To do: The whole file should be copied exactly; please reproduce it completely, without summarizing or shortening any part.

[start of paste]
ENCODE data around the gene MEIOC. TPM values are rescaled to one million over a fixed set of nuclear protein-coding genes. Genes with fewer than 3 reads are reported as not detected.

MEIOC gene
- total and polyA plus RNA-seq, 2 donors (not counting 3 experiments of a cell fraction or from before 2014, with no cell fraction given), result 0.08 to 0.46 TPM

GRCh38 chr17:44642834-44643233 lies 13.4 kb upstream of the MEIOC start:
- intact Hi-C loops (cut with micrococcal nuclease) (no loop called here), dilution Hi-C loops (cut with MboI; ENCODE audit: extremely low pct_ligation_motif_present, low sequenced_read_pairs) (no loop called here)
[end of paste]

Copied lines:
ENCODE data around the gene MEIOC. TPM values are rescaled to one million over a fixed set of nuclear protein-coding genes. Genes with fewer than 3 reads are reported as not detected.

MEIOC gene
- total and polyA plus RNA-seq, 2 donors (not counting 3 experiments of a cell fraction or from before 2014, with no cell fraction given), result 0.08 to 0.46 TPM

GRCh38 chr17:44642834-44643233 lies 13.4 kb upstream of the MEIOC start:
- intact Hi-C loops (cut with micrococcal nuclease) (no loop called here), dilution Hi-C loops (cut with MboI; ENCODE audit: extremely low pct_ligation_motif_present, low sequenced_read_pairs) (no loop called here)